The board of trustees voted on Jan. 7 to rename a residence hall after Celia Dial Saxon, one of USC's first female graduates and a lifelong educator and activist. This marks the first time a campus building will be named after a person of color.
The residence hall located at 700 Lincoln St., currently called 650 Lincoln, will be formally dedicated after Saxon in a public ceremony, according to a USC press release.
“Today’s proposed action is one step in a longer journey to fulfill the university’s responsibility to its rich and diverse population,” Dorn Smith, chairman of the board of trustees, said.
700 Lincoln is located in what was once called Ward One, a predominantly African American neighborhood that was displaced by the university in the 1960's, according to The Post and Courier. The university built the Darla Moore Business School, Koger Center, Carolina Coliseum and other university buildings on the land, according to Pastides.
Saxon lived and taught in Ward One, according to Smith.
Interim university President Harris Pastides said renaming 700 Lincoln was “a step toward continued reconciliation” with the Ward One community and with USC’s history as a whole.
“We can’t alter our history. We can dedicate ourselves to addressing it by recognizing the community members and neighborhoods that were displaced and by mending relationships with those who've been impacted by university decisions of the past,” Pastides said.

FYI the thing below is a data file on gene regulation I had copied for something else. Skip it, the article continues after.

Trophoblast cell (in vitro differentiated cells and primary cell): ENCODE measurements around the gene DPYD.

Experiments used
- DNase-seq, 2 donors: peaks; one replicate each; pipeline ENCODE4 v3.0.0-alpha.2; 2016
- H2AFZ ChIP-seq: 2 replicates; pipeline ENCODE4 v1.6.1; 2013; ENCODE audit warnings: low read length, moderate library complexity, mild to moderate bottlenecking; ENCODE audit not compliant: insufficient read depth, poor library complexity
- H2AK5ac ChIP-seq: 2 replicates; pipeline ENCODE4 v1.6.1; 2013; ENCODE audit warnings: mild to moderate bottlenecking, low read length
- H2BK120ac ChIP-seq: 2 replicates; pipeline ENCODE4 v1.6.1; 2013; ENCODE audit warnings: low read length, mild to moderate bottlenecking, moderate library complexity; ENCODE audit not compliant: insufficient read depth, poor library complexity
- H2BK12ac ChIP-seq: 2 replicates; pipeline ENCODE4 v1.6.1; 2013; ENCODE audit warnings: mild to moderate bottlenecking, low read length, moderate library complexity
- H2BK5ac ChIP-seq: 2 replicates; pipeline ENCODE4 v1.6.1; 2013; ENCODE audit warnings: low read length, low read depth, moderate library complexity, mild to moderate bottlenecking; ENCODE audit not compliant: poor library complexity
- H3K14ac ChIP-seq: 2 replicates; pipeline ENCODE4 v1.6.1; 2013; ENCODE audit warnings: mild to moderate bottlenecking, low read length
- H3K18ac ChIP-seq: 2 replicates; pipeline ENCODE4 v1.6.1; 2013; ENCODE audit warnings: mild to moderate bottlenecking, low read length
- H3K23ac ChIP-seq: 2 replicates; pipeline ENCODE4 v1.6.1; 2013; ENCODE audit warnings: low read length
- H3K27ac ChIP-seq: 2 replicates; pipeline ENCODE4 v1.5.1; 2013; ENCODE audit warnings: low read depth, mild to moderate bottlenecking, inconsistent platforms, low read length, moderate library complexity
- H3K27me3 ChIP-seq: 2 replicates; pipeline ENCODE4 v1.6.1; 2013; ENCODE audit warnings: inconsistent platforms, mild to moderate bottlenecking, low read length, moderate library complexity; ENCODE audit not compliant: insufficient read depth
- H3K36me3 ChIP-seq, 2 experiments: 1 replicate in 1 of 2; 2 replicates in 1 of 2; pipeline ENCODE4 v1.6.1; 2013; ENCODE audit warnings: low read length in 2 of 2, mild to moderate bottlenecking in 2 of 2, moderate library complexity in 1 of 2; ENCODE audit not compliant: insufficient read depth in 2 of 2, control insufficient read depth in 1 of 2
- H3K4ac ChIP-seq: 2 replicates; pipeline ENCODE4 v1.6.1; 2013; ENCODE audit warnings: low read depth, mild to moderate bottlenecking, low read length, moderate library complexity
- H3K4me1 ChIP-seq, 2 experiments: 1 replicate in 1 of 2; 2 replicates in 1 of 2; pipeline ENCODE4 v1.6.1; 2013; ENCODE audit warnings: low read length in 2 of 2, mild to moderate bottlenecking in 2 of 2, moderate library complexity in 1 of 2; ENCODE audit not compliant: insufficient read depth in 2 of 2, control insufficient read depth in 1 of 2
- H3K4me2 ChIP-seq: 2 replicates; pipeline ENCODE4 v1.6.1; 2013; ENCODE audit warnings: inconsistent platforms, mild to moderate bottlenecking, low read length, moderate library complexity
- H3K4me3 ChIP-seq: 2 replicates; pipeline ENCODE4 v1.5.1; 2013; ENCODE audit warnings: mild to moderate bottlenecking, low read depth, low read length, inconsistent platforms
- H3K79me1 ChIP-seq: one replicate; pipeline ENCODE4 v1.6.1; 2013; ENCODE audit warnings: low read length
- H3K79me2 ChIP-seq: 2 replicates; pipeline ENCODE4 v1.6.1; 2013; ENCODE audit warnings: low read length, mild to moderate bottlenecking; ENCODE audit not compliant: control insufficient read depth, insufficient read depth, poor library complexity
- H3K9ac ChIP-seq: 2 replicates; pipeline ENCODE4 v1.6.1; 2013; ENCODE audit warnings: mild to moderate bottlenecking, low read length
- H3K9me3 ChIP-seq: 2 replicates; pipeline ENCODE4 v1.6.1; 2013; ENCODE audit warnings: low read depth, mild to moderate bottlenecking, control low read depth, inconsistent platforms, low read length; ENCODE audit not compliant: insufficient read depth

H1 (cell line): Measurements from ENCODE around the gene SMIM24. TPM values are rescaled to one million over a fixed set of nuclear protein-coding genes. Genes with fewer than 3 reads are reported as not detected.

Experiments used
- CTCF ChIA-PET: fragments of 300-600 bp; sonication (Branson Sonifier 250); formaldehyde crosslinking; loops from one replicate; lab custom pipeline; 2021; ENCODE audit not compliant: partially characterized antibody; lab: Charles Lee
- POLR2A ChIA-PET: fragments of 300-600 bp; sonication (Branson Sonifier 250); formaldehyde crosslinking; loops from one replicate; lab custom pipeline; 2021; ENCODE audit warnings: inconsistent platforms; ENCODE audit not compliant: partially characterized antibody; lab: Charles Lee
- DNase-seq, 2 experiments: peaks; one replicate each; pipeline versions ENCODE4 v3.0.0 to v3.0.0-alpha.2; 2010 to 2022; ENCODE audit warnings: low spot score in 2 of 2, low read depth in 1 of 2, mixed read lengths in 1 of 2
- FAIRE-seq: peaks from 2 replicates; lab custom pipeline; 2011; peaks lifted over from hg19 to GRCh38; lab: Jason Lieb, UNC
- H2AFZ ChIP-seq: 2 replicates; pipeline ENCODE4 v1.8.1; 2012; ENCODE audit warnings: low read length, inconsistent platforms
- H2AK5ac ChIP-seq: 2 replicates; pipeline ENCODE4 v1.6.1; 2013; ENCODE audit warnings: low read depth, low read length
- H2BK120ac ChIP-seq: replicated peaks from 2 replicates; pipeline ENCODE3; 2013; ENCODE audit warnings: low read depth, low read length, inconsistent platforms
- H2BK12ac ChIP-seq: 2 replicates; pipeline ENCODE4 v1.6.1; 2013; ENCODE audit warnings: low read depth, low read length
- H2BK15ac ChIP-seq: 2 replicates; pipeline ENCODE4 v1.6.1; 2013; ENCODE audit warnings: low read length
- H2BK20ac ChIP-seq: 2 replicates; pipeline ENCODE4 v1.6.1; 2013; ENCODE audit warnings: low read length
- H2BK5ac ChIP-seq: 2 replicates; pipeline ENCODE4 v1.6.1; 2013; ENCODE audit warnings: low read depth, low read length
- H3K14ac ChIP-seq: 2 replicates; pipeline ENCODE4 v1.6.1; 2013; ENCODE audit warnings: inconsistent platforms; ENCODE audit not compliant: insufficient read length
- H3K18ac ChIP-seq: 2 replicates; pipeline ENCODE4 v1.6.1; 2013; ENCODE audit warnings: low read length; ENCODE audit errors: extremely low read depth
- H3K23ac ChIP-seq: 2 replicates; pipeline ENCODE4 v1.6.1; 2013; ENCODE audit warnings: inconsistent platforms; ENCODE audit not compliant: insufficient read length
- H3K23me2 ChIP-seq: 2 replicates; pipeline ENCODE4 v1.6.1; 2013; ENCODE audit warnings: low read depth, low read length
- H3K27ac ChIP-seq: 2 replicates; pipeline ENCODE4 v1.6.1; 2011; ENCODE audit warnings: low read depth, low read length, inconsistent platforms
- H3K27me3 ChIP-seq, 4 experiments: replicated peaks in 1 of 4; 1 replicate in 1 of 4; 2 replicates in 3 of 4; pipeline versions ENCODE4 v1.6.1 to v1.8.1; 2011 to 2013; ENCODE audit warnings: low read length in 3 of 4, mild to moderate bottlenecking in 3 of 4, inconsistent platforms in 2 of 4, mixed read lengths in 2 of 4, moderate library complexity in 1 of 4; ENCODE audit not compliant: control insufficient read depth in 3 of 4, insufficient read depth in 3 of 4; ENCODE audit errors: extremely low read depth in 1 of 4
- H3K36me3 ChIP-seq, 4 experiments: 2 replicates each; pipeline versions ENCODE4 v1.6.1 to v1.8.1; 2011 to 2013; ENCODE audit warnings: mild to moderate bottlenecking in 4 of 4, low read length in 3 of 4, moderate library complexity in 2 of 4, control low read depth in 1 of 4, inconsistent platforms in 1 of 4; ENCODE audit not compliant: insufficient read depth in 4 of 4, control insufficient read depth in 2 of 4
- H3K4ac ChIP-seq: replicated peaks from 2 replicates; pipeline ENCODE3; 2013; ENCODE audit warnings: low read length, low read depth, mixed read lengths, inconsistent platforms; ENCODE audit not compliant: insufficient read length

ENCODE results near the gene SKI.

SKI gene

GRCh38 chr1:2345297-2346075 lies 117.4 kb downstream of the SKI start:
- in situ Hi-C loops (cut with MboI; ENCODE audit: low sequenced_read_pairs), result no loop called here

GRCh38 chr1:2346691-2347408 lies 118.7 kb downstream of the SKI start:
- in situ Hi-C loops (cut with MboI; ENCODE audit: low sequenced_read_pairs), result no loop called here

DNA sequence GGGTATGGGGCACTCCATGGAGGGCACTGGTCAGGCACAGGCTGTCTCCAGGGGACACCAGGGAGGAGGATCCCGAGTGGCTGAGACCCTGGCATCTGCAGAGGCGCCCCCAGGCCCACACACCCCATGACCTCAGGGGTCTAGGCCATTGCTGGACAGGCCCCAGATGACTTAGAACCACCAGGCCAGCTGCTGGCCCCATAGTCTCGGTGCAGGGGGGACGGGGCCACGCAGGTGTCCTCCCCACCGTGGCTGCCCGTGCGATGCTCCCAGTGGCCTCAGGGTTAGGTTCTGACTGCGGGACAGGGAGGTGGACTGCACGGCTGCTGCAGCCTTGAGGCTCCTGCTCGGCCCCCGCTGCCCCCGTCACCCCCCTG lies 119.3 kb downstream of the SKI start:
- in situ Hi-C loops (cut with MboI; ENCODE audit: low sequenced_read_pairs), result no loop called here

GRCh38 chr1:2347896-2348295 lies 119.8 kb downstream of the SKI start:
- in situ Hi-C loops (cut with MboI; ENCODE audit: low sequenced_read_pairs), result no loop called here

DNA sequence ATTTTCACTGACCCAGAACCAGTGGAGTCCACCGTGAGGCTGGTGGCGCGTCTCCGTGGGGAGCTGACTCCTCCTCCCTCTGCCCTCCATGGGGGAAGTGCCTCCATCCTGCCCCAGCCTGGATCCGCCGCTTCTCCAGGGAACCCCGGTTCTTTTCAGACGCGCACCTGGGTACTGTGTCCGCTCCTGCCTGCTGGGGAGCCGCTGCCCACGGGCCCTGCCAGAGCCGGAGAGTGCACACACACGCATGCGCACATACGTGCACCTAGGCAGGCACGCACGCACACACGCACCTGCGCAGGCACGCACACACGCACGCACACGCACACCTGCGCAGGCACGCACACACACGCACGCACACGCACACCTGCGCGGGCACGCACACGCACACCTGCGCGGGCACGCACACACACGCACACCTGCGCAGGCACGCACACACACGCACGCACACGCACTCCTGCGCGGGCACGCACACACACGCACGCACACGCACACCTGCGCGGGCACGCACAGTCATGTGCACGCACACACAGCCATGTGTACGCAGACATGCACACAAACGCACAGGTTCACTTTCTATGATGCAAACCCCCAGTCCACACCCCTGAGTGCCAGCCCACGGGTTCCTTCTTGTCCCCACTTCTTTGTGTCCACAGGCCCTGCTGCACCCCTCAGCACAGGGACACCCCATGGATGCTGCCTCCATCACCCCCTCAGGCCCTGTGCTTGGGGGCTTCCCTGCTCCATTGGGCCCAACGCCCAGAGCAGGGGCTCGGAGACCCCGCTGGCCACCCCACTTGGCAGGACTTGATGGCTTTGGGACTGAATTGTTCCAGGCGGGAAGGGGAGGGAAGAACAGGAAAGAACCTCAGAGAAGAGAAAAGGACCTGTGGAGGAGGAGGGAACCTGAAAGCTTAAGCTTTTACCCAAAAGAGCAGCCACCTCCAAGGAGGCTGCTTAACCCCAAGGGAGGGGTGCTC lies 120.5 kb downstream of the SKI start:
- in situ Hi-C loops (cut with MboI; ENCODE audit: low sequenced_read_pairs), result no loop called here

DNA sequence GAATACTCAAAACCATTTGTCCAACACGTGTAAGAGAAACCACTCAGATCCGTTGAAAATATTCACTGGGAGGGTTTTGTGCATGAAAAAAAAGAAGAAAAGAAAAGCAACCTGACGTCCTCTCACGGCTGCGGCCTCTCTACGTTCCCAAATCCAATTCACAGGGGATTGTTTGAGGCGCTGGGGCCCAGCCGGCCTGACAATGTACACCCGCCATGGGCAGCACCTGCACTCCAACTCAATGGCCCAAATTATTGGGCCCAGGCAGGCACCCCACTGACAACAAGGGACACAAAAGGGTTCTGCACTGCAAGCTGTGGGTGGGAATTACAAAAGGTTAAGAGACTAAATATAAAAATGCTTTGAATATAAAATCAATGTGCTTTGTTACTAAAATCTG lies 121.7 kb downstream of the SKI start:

Board member and NBA Hall of Famer Alex English, who grew up in the Ward One area, was the one to originally suggest Saxon for the renaming, according to Smith. She was also on the list of names proposed by the Presidential Commission on University History in July, Pastides said.
“I recall that the whole area in that area was an African American community. There was a school, there was a church, there were stores that people visited to get groceries," English said. "I recall very vividly the life that we lived.”
Saxon was born into slavery in Columbia in 1857 and graduated from USC in 1877, according to Bobby Donaldson, director of USC’s Center for Civil Rights History and Research. Saxon was an educator in Columbia for 57 years after graduating, Donaldson said.
Saxon taught at Booker T. Washington High School and Benedict College, according to USC’s website. The auditorium building is still standing on campus today.
She helped found schools and orphanages in the Columbia area. An elementary school named for her stood where the Strom Thurmond Wellness and Fitness Center is today, according to the website.
She was not only one of the first Black women to attend USC, but one of the first women, according to remarks written by USC professor, Walter Edgar. Saxon was a member of the Executive Committee of the National Association of Teachers in Colored Schools and a founder of the South Carolina Federation of Colored Women’s Clubs, according to Edgar.